August 8, 2012
WSGC Newsletter for Educators
Washington NASA Space Grant Consortium's electronic newsletter for teachers provides curriculum ideas, Internet links and other resources to help you better meet the Washington EALRs and the National Science Education Standards.TABLE OF CONTENTS
-- MARS BASICS (K-12)
-- ONLINE CLIMATE COURSE (K-12)
-- NASA GALILEO EDUCATOR NETWORK (K-12)
-- PUBLISHING OPPORTUNITY FOR STUDENTS (7-12)
-- ROCKET LAUNCHER ADVISORY
Spread the excitement generated by the landing of NASA's Curiosity rover on Mars. Below is a roundup of links to general information on Mars and related classroom activities.
Mars Exploration Program: Summer of Innnovation Activities
Basic Information on Mars
Mars Image Collection
3D Images of Mars
The University of Nebraska-Lincoln seeks K-12 science educators to take part in the development of a new online master's level course in climate research applications, funded by the NASA NICE program.
Climate change issues will serve as a context to develop research questions and design a discrete, locally-oriented research project through which they define a problem, analyze data, and develop conclusions to potentially impact decision-making in their community.
Participants will earn 3 graduate level credit hours through UN-L, as well as a stipend to cover tuition costs. Deadline to apply is August 20. For more information, contact Christine Haney Douglass at
NASA Galileo Educator Network (GEN) -- a new teacher professional development program employing a “train the trainer” model -- is launching its first national Professional Development Institute this September in Chicago.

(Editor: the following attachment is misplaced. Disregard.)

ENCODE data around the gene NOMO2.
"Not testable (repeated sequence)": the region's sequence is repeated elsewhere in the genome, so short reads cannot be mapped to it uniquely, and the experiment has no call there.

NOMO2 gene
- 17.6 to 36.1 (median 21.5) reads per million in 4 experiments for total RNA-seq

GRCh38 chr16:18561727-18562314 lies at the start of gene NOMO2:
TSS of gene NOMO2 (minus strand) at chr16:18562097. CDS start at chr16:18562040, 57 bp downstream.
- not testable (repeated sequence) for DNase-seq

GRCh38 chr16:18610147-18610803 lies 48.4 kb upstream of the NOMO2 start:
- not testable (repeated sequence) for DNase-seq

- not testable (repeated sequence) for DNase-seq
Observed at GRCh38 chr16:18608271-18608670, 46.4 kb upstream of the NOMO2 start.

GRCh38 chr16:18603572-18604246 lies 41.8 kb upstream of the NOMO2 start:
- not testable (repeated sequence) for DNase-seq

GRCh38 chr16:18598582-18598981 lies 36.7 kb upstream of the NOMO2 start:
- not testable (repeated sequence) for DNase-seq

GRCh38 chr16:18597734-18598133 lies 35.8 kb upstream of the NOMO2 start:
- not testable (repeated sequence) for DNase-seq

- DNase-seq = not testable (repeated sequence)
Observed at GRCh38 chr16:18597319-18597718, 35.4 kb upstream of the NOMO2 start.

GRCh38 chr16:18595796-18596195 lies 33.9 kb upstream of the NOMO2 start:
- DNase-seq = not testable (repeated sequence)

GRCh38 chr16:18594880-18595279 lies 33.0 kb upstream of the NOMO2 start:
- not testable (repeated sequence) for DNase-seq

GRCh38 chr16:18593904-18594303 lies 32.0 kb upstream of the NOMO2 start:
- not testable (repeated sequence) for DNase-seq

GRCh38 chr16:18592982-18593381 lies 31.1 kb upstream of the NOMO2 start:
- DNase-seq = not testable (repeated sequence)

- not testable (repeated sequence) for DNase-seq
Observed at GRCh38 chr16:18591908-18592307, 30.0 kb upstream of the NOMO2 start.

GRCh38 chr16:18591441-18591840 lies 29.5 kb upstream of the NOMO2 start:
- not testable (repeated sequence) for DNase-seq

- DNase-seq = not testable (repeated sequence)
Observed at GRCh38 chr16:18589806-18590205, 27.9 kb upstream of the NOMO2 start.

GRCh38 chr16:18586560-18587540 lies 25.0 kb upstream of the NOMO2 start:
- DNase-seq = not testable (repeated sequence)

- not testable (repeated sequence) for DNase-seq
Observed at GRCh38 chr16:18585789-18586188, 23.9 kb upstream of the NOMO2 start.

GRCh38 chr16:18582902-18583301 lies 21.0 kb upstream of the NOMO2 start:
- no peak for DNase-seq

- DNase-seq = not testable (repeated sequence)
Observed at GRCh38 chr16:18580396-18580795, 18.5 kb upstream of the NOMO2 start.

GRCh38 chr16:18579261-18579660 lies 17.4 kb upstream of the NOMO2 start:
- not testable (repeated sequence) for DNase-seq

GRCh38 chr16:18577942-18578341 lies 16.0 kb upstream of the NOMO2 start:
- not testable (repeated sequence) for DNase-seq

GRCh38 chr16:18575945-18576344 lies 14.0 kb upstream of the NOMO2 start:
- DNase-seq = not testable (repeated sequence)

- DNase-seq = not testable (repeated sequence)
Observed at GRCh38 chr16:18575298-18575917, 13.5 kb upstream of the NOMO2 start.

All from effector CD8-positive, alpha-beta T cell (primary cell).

Applications are open to teacher leaders, teacher educators and professional development providers. Participants will learn how to deliver their own GEN professional development to assist K-12 teachers with the implementation of the Next Generation Science Standards, in the context of astronomy and space science.
Those accepted into the program will receive reimbursement of travel expenses and a stipend upon delivery of their own 15-hour GEN professional development program for in-service or pre-service K-12 teachers in their home region.
For more information, go to
Harvard University’s Journal of Emerging Investigators (JEI) has formed a collaboration with the Institute for Earth Science Research and Education to publish a series of peer-reviewed climate-related papers authored by middle- and secondary-school students.
Journal submissions should be authored by one or more students, with or without faculty mentors or sponsors. All submissions must be in English. The first deadline for manuscripts describing work done during the 2012-13 school year is an e-mail of intent. This e-mail is due by November 30 and should include a tentative title and a brief (no more than 250 words) description of the proposed research.
For submission guidelines (including how to convert a science fair project into a science article, see
Please discontinue use of the air pressurized paper rocket launcher described in NASA’s Rockets Educator Guide, publications EG-2011-11-223-KSC, pp. 86-90 and EG-2008-05-060-KSC, pp. 86-90.
After a launcher recently failed, NASA completed an engineering investigation into the failure and determined that the launcher, or design equivalents, should not be used. NASA has removed the launcher design from its website and its education curriculum.
Individuals and organizations should immediately discontinue use of the launcher published in the referenced NASA publications. The point of contact for additional information is James Stofan, Deputy Associate Administrator for Education Integration at
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